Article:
by Stan Starygin
This is definitely a book with an agenda. The author's views are a combination of academic research, deep-seated emotion and juxtaposition between the teachings of Mohammed and Jesus. There are several themes that the book hammers away: (1) violence committed by Muslims is, most of the time, based on Islam, (b) members of the Judeo-Christian culture must take pride in their heritage lest they waste it away, (c) Judeo-Christian governments around the world don't do enough to recognize Islam and its tenets as a threat in their own rights, (d) there are many misconceptions about the Crusades as they weren't as violent as some might cut them out to be.
I wouldn't recommend this book to anyone who is not sufficiently versed in Islam through less agenda driven sources, the Quran itself and the writing of eminent Islamic clerics since many of the approaches taken by this book were employed to prove a point the author makes at the outset of the book, rather than explore and analyze points of inquiry into Islam. This is a great source for those who are looking for validation for the Bush Administration post 9/11 policies and want to find them all in one place laced with a more than sufficient amount of fervor.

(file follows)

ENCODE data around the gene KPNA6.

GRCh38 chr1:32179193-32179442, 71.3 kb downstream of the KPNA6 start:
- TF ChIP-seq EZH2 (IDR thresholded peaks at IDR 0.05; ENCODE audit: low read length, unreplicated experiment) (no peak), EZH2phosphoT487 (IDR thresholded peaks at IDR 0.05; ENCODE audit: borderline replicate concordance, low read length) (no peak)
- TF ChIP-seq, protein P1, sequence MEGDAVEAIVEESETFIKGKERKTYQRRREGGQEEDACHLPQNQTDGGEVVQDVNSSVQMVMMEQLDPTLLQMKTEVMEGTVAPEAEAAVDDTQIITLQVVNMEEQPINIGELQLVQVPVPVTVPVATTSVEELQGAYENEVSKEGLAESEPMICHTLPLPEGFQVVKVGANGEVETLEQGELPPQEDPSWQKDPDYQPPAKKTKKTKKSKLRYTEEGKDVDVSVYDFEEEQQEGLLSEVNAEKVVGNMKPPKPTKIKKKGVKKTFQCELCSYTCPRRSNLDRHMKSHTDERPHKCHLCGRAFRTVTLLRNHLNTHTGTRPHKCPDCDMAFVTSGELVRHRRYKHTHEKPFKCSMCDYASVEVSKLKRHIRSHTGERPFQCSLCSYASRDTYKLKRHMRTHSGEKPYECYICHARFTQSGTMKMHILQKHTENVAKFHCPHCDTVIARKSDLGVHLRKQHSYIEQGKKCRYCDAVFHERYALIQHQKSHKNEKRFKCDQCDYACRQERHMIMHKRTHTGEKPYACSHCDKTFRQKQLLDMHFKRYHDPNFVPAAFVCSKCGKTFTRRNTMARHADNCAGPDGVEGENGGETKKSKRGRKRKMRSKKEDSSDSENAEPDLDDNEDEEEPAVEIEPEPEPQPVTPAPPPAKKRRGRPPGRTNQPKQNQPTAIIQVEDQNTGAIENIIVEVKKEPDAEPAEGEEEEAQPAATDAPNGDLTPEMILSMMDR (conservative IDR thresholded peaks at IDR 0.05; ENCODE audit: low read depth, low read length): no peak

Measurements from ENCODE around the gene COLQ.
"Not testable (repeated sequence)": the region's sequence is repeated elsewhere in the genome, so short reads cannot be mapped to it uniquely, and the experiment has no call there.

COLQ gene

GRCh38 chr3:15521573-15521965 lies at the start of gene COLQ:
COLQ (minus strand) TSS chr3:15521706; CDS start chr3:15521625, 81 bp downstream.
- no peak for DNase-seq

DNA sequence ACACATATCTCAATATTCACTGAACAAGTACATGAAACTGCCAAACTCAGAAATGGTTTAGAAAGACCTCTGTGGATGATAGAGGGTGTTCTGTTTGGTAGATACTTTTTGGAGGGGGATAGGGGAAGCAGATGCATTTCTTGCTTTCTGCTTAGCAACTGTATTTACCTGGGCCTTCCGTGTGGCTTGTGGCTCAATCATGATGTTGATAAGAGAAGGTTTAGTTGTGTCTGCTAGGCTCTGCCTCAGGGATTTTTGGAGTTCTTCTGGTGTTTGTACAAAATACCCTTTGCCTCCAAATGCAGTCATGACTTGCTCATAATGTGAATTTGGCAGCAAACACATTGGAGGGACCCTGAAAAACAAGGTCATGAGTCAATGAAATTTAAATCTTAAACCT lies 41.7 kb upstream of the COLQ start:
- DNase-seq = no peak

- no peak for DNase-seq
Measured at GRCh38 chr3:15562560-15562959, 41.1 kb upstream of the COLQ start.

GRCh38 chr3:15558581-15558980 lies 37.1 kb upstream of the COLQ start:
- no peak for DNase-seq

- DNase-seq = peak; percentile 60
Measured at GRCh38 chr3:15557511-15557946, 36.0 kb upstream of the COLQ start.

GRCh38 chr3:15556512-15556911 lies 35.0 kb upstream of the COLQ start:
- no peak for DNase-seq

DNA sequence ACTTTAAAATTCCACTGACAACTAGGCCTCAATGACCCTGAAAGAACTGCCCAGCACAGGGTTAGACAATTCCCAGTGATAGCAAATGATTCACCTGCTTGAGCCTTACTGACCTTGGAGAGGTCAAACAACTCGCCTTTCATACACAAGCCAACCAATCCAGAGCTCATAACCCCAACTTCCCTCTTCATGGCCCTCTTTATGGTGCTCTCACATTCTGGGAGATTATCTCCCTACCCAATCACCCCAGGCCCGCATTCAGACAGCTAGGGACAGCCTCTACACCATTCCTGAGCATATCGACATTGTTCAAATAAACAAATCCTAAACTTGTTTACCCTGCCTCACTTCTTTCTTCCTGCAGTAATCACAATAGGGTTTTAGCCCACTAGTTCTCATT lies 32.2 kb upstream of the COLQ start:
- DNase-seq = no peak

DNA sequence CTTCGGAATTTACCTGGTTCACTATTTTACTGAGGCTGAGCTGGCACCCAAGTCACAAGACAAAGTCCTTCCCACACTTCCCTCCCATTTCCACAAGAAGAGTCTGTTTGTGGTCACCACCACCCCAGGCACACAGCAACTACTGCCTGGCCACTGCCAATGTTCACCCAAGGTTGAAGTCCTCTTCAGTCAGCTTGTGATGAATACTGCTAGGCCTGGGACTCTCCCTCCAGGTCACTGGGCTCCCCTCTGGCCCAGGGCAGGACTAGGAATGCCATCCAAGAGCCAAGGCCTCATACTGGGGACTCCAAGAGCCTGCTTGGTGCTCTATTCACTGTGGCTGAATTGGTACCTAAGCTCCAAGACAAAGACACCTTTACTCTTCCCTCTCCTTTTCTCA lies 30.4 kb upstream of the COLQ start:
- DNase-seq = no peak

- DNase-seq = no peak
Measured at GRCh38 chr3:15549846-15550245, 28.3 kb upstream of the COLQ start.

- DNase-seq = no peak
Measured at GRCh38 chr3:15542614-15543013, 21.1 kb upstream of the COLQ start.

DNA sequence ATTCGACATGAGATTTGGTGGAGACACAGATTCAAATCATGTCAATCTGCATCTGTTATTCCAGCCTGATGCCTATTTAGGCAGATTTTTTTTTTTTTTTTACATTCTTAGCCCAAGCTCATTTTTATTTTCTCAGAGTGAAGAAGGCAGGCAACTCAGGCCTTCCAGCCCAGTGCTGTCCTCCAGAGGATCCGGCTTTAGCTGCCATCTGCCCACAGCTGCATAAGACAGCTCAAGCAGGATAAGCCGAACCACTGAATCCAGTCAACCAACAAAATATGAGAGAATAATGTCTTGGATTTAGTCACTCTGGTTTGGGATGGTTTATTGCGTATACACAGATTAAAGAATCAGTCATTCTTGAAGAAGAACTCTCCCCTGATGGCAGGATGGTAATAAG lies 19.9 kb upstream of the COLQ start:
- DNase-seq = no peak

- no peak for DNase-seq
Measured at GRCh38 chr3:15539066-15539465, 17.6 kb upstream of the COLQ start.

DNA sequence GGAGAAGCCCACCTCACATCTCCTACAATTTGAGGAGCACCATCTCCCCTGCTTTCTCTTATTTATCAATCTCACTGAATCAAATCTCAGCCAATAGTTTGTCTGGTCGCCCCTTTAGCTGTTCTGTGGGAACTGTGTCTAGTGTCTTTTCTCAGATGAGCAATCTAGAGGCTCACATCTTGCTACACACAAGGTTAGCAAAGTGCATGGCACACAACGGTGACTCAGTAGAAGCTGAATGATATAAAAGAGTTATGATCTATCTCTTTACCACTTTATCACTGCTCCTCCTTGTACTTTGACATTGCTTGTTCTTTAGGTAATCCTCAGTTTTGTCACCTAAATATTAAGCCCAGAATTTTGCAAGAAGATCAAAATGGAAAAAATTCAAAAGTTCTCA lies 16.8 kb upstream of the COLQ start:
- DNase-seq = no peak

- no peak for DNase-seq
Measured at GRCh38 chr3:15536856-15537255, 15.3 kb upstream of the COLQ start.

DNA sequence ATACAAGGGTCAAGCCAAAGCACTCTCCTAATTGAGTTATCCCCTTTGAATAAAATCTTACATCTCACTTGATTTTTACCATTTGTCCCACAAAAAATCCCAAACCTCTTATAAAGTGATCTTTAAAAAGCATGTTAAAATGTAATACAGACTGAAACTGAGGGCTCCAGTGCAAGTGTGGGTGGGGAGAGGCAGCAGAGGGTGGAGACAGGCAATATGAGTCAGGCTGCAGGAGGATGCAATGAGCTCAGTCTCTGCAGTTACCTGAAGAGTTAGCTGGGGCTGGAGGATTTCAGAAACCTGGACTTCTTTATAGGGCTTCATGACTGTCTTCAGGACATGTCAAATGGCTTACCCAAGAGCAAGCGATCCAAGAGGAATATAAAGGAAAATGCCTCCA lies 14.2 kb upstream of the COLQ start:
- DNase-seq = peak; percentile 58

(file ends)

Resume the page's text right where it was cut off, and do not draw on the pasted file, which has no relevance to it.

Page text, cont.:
Having read several dozen of Islam-related titles I enjoyed this book, mainly, not for the author's attempts to debunk "the PC myth of the Crusades", but for its sheer energy that this work emits even in the parts of it where the author is on a limb and even those where Spencer is flat-out wrong. It is almost cute to see the gusto with which Spencer ignores fairly well-known sources which don't work for his arguments side-stepping them in favor of those -- sometimes of more obsure nature -- which do. This is the nature of any argument, though, and one should have a sharp and trained eye to distinguish between solid arguments and their lame counterparts. Read up on the background of Islam in other sources and you will get a kick out of this book like I did!